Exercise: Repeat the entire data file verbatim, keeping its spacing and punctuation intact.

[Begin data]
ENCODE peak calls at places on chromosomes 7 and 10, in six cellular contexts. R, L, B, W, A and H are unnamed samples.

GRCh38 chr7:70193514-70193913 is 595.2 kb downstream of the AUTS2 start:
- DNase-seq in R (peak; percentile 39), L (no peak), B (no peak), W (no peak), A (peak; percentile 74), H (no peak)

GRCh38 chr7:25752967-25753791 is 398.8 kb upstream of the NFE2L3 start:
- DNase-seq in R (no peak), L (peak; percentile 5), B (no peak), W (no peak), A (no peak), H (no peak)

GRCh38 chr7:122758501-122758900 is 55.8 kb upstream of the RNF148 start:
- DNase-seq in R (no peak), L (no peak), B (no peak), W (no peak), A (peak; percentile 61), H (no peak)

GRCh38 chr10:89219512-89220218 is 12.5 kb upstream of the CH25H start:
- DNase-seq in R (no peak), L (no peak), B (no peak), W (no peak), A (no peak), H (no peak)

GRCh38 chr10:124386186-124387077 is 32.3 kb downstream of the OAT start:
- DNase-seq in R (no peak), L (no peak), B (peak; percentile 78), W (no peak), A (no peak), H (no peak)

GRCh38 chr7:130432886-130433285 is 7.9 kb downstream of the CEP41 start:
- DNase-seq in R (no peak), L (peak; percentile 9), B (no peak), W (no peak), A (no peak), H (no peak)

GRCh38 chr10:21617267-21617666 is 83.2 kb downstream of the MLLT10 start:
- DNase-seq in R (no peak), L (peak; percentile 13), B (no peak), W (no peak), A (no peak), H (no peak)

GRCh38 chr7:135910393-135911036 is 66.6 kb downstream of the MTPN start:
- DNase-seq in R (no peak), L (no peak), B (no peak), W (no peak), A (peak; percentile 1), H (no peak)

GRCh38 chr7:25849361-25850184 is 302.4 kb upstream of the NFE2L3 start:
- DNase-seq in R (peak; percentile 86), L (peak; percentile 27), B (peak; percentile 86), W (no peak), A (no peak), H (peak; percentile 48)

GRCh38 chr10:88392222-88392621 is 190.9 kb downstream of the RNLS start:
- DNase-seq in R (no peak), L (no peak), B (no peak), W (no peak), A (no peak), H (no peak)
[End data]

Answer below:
ENCODE peak calls at places on chromosomes 7 and 10, in six cellular contexts. R, L, B, W, A and H are unnamed samples.

GRCh38 chr7:70193514-70193913 is 595.2 kb downstream of the AUTS2 start:
- DNase-seq in R (peak; percentile 39), L (no peak), B (no peak), W (no peak), A (peak; percentile 74), H (no peak)

GRCh38 chr7:25752967-25753791 is 398.8 kb upstream of the NFE2L3 start:
- DNase-seq in R (no peak), L (peak; percentile 5), B (no peak), W (no peak), A (no peak), H (no peak)

GRCh38 chr7:122758501-122758900 is 55.8 kb upstream of the RNF148 start:
- DNase-seq in R (no peak), L (no peak), B (no peak), W (no peak), A (peak; percentile 61), H (no peak)

GRCh38 chr10:89219512-89220218 is 12.5 kb upstream of the CH25H start:
- DNase-seq in R (no peak), L (no peak), B (no peak), W (no peak), A (no peak), H (no peak)

GRCh38 chr10:124386186-124387077 is 32.3 kb downstream of the OAT start:
- DNase-seq in R (no peak), L (no peak), B (peak; percentile 78), W (no peak), A (no peak), H (no peak)

GRCh38 chr7:130432886-130433285 is 7.9 kb downstream of the CEP41 start:
- DNase-seq in R (no peak), L (peak; percentile 9), B (no peak), W (no peak), A (no peak), H (no peak)

GRCh38 chr10:21617267-21617666 is 83.2 kb downstream of the MLLT10 start:
- DNase-seq in R (no peak), L (peak; percentile 13), B (no peak), W (no peak), A (no peak), H (no peak)

GRCh38 chr7:135910393-135911036 is 66.6 kb downstream of the MTPN start:
- DNase-seq in R (no peak), L (no peak), B (no peak), W (no peak), A (peak; percentile 1), H (no peak)

GRCh38 chr7:25849361-25850184 is 302.4 kb upstream of the NFE2L3 start:
- DNase-seq in R (peak; percentile 86), L (peak; percentile 27), B (peak; percentile 86), W (no peak), A (no peak), H (peak; percentile 48)

GRCh38 chr10:88392222-88392621 is 190.9 kb downstream of the RNLS start:
- DNase-seq in R (no peak), L (no peak), B (no peak), W (no peak), A (no peak), H (no peak)